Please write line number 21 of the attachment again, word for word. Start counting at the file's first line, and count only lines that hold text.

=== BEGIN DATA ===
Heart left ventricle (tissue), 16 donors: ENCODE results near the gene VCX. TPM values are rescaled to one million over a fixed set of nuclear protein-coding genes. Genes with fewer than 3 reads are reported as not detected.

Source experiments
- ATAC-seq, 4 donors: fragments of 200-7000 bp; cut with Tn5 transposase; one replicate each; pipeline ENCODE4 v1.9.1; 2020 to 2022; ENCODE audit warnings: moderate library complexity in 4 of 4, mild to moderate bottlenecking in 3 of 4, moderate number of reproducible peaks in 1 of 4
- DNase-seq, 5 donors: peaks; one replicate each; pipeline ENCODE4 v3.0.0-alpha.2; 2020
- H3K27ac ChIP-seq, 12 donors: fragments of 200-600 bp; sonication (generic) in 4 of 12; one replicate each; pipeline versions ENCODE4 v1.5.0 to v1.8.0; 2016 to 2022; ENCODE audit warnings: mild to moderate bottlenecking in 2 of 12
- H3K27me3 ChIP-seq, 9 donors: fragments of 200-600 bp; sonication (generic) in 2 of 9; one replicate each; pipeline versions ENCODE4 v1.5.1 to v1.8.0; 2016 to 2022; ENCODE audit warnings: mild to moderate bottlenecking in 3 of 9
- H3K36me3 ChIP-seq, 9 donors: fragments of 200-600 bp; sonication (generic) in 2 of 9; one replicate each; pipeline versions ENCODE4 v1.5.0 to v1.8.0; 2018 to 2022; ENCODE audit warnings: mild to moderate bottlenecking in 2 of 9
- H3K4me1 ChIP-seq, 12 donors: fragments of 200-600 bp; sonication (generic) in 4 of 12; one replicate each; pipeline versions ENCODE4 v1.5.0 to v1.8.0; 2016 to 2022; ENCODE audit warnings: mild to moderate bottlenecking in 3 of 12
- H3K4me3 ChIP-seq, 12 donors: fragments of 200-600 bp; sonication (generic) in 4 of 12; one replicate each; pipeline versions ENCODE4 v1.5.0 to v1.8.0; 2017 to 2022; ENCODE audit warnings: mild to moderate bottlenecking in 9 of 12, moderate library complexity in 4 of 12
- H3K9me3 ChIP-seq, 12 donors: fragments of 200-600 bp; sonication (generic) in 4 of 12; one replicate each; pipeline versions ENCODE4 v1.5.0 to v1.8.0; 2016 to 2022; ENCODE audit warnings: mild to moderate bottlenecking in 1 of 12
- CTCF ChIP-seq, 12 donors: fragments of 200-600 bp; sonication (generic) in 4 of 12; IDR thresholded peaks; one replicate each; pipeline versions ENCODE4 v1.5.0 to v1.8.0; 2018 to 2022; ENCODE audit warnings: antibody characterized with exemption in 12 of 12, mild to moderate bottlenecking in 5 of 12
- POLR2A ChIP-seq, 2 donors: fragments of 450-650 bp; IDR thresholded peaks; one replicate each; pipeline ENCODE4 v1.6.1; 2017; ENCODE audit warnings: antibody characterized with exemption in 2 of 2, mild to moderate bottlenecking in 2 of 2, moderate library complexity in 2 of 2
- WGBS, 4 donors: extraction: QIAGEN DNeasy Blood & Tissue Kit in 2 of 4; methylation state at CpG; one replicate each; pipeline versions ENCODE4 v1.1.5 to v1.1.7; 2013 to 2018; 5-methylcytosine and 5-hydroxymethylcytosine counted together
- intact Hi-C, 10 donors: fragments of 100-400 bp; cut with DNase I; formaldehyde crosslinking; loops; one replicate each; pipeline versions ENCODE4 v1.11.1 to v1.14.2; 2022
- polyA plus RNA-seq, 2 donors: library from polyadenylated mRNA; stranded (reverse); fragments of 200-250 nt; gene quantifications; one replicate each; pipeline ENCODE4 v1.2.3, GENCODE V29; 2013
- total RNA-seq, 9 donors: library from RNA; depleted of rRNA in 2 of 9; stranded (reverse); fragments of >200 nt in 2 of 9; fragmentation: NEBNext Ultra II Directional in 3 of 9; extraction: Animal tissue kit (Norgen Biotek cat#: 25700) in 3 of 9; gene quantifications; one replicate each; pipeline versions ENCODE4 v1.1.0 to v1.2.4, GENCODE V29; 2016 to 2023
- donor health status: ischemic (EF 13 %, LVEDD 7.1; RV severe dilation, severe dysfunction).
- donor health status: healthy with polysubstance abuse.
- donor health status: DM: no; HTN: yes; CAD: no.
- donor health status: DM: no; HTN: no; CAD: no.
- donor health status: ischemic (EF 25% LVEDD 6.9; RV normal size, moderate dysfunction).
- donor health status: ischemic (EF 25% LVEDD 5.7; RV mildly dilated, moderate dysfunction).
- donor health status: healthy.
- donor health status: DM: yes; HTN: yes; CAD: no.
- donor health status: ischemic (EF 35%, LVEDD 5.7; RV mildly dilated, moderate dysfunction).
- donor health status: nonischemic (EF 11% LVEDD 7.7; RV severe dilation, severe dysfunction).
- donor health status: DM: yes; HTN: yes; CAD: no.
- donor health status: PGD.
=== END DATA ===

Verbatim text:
- donor health status: ischemic (EF 25% LVEDD 6.9; RV normal size, moderate dysfunction).